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Publication numberUS3344854 A
Publication typeGrant
Publication dateOct 3, 1967
Filing dateJul 20, 1965
Priority dateJul 20, 1965
Publication numberUS 3344854 A, US 3344854A, US-A-3344854, US3344854 A, US3344854A
InventorsBoyajian Myron J
Original AssigneeAllis Chalmers Mfg Co
Export CitationBiBTeX, EndNote, RefMan
External Links: USPTO, USPTO Assignment, Espacenet
Anticlog device for engine radiators
US 3344854 A
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Description  (OCR text may contain errors)

1967 M. J. BOYAJIAN 39 9 ANTICLOG DEVICE FOR ENGINE RADIATORS Filed July 20, 1965 Q M/w w United States Patent I O 3 344 854 ANTICLOG DEVIC FOl ENGINE RADIATORS Myron J. Boyajian, Chicago, Ill., assignor to Allisgh almers Manufacturing Company, Milwaukee,

Filed July 20, 1965, Ser. No. 473,354 3 Claims. (Cl. 165-119) cooling medium by the provision of a movable endless belt screen around the heat exchanger.

Heretofore, heat exchangers such as engine radiators have become clogged due to airborne particles lodging in the cooling air passageways. This has prompted use of a fixed or removable screen which requires periodic cleaning to maintain proper cooling of the engine coolant. In some instances a screen is not used but there remains the need to periodically clean the radiator air cooling passageways. The disadvantage of the prior art constructions has been that the vehicle in which the engine is used is not available during the cleaning operation.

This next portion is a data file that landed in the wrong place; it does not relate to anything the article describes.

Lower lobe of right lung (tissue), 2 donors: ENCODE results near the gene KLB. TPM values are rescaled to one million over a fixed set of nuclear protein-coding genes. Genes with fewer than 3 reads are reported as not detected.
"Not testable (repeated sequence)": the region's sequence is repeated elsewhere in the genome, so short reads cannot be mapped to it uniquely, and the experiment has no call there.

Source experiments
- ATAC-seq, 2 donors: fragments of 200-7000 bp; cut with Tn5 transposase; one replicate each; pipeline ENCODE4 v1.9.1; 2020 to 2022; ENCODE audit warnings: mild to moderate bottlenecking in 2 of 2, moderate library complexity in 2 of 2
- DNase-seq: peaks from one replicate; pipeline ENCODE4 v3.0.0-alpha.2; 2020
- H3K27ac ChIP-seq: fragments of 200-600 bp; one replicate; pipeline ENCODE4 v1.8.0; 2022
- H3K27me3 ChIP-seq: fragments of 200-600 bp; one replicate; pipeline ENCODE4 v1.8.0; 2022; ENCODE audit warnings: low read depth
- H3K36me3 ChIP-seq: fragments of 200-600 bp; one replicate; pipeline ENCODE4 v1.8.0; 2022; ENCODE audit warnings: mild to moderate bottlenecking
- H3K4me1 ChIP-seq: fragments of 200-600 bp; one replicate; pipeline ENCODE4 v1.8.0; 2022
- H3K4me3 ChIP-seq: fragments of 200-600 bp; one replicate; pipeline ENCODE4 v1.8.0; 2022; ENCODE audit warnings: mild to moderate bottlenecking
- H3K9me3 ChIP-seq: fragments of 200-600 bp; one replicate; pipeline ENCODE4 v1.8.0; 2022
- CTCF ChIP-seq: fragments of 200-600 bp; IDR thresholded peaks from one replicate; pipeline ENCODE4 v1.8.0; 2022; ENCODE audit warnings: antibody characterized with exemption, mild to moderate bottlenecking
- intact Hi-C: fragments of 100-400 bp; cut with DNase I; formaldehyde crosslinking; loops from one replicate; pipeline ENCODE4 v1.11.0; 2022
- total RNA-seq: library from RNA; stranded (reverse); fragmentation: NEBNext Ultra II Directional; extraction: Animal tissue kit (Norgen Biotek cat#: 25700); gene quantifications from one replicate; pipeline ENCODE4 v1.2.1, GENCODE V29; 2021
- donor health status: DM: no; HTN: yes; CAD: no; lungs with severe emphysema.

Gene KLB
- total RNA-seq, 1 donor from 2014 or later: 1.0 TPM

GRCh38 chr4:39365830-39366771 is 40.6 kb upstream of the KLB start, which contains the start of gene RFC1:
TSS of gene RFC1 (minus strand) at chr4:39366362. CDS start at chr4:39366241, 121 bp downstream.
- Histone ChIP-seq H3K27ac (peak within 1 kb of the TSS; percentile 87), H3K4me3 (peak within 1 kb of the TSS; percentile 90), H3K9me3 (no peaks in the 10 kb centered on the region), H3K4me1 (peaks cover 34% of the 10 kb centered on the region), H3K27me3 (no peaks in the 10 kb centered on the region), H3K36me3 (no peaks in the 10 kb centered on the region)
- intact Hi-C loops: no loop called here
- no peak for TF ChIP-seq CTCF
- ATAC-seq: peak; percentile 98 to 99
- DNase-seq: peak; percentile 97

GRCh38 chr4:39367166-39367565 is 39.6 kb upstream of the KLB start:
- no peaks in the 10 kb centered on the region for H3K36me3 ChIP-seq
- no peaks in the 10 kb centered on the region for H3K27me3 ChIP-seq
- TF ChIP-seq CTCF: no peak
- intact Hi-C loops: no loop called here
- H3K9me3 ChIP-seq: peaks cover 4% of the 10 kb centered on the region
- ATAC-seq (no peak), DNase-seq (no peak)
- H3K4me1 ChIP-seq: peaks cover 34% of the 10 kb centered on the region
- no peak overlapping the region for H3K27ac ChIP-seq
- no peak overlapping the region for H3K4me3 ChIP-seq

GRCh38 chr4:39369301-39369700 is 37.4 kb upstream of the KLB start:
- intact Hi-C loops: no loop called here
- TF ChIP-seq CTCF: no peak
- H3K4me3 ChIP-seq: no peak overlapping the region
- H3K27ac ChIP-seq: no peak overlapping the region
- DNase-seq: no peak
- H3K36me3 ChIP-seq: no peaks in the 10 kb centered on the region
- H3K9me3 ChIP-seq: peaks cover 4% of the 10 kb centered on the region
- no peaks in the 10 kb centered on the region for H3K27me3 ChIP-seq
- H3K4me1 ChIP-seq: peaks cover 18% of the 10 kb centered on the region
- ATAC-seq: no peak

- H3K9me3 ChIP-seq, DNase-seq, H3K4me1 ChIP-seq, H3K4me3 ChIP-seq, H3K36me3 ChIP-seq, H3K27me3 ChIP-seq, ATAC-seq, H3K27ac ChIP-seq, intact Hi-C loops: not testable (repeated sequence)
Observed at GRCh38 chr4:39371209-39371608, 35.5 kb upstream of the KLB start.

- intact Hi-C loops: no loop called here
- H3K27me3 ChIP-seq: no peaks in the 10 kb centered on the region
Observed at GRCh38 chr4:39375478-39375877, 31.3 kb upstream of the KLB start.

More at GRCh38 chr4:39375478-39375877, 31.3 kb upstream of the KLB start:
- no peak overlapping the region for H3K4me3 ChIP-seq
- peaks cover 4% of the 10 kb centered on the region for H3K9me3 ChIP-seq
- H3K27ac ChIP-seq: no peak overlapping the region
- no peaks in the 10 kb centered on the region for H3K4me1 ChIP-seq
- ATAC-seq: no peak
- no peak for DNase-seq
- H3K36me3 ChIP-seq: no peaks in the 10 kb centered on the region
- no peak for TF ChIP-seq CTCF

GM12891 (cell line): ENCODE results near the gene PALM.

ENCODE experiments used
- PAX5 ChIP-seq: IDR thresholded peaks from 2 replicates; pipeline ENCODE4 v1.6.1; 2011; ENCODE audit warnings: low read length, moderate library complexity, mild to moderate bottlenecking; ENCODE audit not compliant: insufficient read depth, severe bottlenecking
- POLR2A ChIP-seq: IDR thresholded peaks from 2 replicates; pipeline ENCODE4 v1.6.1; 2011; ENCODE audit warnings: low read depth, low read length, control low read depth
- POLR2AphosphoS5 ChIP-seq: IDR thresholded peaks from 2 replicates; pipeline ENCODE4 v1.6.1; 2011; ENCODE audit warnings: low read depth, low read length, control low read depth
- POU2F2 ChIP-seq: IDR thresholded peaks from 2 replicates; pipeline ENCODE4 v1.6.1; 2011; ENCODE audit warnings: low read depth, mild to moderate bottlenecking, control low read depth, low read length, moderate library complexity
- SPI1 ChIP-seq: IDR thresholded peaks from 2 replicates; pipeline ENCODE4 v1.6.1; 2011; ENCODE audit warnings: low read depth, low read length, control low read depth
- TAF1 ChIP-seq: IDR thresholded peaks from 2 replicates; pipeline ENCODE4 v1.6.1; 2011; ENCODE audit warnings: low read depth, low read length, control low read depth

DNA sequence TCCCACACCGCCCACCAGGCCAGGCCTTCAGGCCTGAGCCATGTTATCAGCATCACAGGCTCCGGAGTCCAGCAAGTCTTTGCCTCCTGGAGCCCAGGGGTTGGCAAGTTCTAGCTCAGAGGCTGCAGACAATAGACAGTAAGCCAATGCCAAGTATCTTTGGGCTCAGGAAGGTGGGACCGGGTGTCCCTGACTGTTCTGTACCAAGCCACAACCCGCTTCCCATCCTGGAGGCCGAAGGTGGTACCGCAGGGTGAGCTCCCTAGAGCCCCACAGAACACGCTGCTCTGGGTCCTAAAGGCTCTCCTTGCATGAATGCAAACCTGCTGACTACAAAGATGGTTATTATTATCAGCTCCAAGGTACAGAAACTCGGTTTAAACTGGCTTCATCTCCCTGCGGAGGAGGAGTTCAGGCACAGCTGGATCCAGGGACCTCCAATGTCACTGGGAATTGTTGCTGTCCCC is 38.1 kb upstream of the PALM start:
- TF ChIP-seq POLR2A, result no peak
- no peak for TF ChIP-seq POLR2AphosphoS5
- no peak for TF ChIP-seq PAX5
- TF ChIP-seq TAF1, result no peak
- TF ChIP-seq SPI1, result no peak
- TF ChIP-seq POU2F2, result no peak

It is an object of the present invention to provide filtering or screening means for preventing airborne particles from lodging in the radiator without need for stopping the engine or vehicle to clean such means.

It is a further object of this invention to provide screening means for preventing clogging of an engine radiator which utilizes the air flow through the radiator to effect cleaning of the screening means.

These and other objects and advantages of this invention will be apparent from the following description when read in conjunction with the drawings in which:

FIG. 1 is a perspective view of an engine radiator structure incorporating the present invention; and

FIG. 2 is a top view of the structure shown in FIG. 1 and showing its relation to an engine.

Referring to the drawings, the engine radiator structure 11, secured to support structure 15, 15' and 20, serves as a heat exchanger for reducing the temperature of the coolant circulated through the engine 12 by an engine driven pump (not shown). The engine driven pump draws fluid from the radiator through hose 13 and connection 14 and delivers it to cooling passages in the engine block. The engine coolant passing from the engine to the top tank 17 of the radiator 11 by way of hose 19 and connection 18, passes downwardly through tubes 16 to a bottom tanklike portion 30 to which outlet connection 14 is attached.